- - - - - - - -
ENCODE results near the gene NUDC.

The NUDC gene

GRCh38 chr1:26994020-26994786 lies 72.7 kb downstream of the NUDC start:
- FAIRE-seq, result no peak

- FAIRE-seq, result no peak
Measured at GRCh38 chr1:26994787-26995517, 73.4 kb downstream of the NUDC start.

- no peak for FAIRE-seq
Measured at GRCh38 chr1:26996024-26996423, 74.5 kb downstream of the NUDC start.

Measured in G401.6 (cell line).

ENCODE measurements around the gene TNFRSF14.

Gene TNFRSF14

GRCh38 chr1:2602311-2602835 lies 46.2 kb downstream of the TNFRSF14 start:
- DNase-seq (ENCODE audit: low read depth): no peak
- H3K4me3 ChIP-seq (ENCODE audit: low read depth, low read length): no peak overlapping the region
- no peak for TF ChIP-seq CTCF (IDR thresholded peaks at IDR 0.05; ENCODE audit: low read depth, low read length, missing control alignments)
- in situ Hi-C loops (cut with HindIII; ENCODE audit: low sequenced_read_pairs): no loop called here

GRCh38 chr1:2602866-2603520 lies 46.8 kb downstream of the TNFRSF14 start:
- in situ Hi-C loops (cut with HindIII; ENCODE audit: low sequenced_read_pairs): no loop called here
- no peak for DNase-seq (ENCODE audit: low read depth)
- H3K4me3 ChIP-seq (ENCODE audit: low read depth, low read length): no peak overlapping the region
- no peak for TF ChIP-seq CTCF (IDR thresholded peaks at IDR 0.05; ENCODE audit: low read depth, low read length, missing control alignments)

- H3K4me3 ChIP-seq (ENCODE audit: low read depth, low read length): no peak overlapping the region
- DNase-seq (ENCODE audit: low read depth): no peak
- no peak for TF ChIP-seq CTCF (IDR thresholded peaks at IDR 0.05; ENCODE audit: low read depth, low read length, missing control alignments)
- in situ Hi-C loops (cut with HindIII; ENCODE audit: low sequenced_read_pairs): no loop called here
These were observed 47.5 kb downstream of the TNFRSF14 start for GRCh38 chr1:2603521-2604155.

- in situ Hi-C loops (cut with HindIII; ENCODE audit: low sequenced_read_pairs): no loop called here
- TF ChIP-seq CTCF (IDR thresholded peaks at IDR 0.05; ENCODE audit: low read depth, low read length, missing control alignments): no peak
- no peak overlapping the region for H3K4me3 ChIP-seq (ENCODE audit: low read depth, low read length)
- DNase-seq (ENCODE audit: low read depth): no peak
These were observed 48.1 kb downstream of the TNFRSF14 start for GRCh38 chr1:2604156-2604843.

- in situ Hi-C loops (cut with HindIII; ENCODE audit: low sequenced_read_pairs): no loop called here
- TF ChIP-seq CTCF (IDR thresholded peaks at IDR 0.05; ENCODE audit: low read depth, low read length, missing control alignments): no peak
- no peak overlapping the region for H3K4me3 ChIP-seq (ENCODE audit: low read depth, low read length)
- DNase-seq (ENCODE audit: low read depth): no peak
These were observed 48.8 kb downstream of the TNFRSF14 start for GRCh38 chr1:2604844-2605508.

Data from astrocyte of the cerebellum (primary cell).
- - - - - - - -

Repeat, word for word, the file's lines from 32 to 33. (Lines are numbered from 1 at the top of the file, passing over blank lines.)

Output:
- in situ Hi-C loops (cut with HindIII; ENCODE audit: low sequenced_read_pairs): no loop called here
- TF ChIP-seq CTCF (IDR thresholded peaks at IDR 0.05; ENCODE audit: low read depth, low read length, missing control alignments): no peak